🇺🇸 243 years ago today, the original Amos Adams (my 7th great grandfather) marched to Lexington and Concord with his younger brother James from Groton, MA as members of their local militia. Thankful for them and for all those who serve and have served this great nation. Proud to have this heritage and still be here in Massachusetts; “the Spirit of America.”
(Pictures are from 2016 at Old North Bridge and Minuteman National Park)
#Performance#review#18thcentury style: The unfortunate Mis[s] Ann Weeks[?] received a poor performance review for the quality of the yarn she produced for Sarah Dearborn, who was not able to 'make good cloth' from it. Weaver's Daybook, 1791+ from @woodmanmuseum collection @dovernh
#AMuseumADay | @artsmia | Sir Nathaniel Dance-Howard, "Portrait of Olive Craster", 1762, oil on canvas, 72.4 x 60.1 cm.
I was browsing the museum's collection page after specifically entering "portrait of a woman" in the search bar. Then this work caught my eye and I was like: 'is that a squirrel? Yes it is! Let's pick this one.'
The background is completely undefined, abstract even. It does not distract the viewer, and thus enhances the presence of Olive Craster who commands our attention. She looks at us confidently, well aware of her readily apparent wealth and social status as member of a distinguished family. Together with her husband she extensively travelled through France and Italy, and purchased luxury goods and accessories as well as clothing. She kept detailed notes of everything, which reminds me of the story of Isabella Steward Gardner (@gardnermuseum)!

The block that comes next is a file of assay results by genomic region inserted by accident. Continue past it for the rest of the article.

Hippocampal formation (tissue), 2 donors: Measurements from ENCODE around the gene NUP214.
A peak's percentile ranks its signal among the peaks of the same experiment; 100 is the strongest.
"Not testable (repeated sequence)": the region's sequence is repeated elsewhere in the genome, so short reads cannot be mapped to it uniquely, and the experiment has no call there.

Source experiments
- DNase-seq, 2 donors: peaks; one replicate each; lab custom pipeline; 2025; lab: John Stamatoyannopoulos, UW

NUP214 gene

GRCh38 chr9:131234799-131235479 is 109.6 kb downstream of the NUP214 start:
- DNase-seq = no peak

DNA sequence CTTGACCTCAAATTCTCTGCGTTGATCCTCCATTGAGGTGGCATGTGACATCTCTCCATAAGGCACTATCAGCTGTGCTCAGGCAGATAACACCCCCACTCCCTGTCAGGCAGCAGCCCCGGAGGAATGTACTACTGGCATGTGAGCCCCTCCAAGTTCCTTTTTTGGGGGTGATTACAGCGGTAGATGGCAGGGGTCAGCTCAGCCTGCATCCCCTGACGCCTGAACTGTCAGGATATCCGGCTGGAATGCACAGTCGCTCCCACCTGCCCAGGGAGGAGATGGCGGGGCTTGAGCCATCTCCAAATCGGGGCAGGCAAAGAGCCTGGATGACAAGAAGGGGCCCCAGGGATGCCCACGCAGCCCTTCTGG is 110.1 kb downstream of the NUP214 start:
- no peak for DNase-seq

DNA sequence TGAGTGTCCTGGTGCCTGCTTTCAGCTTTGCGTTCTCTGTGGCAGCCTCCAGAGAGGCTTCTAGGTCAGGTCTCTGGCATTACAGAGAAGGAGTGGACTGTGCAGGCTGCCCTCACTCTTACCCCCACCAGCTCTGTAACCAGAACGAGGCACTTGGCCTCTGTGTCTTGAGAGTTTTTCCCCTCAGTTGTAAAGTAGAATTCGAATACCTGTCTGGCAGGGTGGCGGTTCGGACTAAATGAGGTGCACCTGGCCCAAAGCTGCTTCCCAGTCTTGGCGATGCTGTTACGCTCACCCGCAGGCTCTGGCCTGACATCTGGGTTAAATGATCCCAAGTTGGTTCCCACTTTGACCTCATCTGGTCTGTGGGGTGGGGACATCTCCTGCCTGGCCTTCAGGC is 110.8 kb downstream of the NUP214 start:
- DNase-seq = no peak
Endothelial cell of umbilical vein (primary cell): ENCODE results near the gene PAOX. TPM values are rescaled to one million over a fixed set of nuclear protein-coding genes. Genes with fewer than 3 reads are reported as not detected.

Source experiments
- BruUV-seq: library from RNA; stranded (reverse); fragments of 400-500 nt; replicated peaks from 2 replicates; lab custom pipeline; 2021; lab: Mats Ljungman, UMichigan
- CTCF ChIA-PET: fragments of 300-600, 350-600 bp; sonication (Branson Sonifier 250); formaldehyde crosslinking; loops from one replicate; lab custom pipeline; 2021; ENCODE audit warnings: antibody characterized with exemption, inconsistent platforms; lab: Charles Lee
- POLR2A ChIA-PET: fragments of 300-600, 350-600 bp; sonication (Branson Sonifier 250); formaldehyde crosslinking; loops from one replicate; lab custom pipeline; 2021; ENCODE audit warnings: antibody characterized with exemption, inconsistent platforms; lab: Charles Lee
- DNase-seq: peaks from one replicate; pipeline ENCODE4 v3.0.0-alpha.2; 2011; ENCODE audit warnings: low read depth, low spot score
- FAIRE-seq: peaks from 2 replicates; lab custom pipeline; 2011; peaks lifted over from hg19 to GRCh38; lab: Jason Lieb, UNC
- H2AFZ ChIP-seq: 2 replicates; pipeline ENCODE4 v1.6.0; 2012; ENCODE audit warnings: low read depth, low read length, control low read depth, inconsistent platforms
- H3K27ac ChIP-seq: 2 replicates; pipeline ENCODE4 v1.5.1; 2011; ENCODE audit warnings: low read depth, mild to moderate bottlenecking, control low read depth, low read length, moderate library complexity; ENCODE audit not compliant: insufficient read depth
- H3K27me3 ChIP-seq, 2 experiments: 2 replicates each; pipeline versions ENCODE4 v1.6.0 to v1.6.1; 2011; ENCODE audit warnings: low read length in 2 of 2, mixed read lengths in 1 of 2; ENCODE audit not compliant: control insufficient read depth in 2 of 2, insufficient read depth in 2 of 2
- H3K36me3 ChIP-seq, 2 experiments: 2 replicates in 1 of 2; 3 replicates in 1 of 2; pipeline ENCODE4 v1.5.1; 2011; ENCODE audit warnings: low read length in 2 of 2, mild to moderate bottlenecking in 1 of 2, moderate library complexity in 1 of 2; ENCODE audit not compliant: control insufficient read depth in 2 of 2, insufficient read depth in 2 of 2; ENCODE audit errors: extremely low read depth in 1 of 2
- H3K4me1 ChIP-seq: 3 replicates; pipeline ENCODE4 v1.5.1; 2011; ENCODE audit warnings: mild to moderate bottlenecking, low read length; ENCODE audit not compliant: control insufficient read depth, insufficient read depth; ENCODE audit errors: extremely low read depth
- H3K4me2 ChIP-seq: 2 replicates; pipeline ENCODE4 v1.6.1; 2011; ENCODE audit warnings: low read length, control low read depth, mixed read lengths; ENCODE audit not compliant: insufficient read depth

The squirrel, occupied with eating a small nut, has a little collar around its neck with a chain attached to it. It probably acts as one of many examples of fashionable items that a lady like Olive could afford.
The artist, Nathaniel, aspired to be a history painter, but became most succesful in portraiture. He spent some time in Italy and was co-founder of the Royal Academy (@royalacademyarts). From the late 1770s onward, after inheriting a substantial amount of money, he gradually turned away from a life of painting.
A collection of fresh cabinet objects waiting to be listed:
A serpentine salt. German, 18th century.
A silver mounted tortoiseshell tobacco box. English, c1700.
A porcupine quill, silver & brass knitting sheath. Dutch, 18th century.
A small early 18th century shagreen box.
A shagreen knife sheath. French, early 18th century.
A heart shaped silver filigree box.
Dutch, late 18th century.
A gold mounted coral amulet.
Italian, 19th century. - SOLD
A brass plaque from the pommel of a sword engraved with scrolls & lombardic text.
Dutch, c.1500. - SOLD
An engraved silver horse harness pendant.
French, 14th century. - SOLD
Please contact me for further information.
Northfield Cemetery, sometimes referred to as ‘Old North Field’, is Stamford’s oldest graveyard and final resting place for 24 Revolutionary War soldiers, including Elizabeth Nichols, who saved Stamford from being burned by the British, circa 1779.
So excited to visit my hometown next weekend! There was a minor controversy in Ashfield, MA when the owner of this gorgeous #1795 inn repainted the white exterior a cheerful yellow. There were concerns about the loss of historical accuracy. However, it is a common misconception that our predecessors lived in a world of muted hues. Yellow was a common exterior color in the late 18th and early 19th centuries and, in many cases, more historically accurate than white. ☀️